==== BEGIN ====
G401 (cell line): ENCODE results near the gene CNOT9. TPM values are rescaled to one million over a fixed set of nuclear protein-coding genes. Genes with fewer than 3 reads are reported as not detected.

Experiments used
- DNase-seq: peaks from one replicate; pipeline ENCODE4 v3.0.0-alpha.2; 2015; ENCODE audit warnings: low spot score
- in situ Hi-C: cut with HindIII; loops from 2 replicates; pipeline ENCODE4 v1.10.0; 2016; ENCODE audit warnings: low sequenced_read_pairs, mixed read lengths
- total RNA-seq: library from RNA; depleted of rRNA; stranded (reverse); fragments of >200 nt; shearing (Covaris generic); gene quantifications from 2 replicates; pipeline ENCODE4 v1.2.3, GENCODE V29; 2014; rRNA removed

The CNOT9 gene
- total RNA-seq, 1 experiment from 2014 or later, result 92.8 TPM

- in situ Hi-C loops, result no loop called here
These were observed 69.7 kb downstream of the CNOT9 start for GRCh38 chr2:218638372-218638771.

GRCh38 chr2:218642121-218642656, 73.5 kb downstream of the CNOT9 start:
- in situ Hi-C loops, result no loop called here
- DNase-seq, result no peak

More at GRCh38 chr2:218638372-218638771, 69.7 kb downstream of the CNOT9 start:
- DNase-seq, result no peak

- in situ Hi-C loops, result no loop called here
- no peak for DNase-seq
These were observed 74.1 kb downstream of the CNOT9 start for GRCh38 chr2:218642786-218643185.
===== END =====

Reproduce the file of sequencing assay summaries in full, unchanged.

G401 (cell line): ENCODE results near the gene CNOT9. TPM values are rescaled to one million over a fixed set of nuclear protein-coding genes. Genes with fewer than 3 reads are reported as not detected.

Experiments used
- DNase-seq: peaks from one replicate; pipeline ENCODE4 v3.0.0-alpha.2; 2015; ENCODE audit warnings: low spot score
- in situ Hi-C: cut with HindIII; loops from 2 replicates; pipeline ENCODE4 v1.10.0; 2016; ENCODE audit warnings: low sequenced_read_pairs, mixed read lengths
- total RNA-seq: library from RNA; depleted of rRNA; stranded (reverse); fragments of >200 nt; shearing (Covaris generic); gene quantifications from 2 replicates; pipeline ENCODE4 v1.2.3, GENCODE V29; 2014; rRNA removed

The CNOT9 gene
- total RNA-seq, 1 experiment from 2014 or later, result 92.8 TPM

- in situ Hi-C loops, result no loop called here
These were observed 69.7 kb downstream of the CNOT9 start for GRCh38 chr2:218638372-218638771.

GRCh38 chr2:218642121-218642656, 73.5 kb downstream of the CNOT9 start:
- in situ Hi-C loops, result no loop called here
- DNase-seq, result no peak

More at GRCh38 chr2:218638372-218638771, 69.7 kb downstream of the CNOT9 start:
- DNase-seq, result no peak

- in situ Hi-C loops, result no loop called here
- no peak for DNase-seq
These were observed 74.1 kb downstream of the CNOT9 start for GRCh38 chr2:218642786-218643185.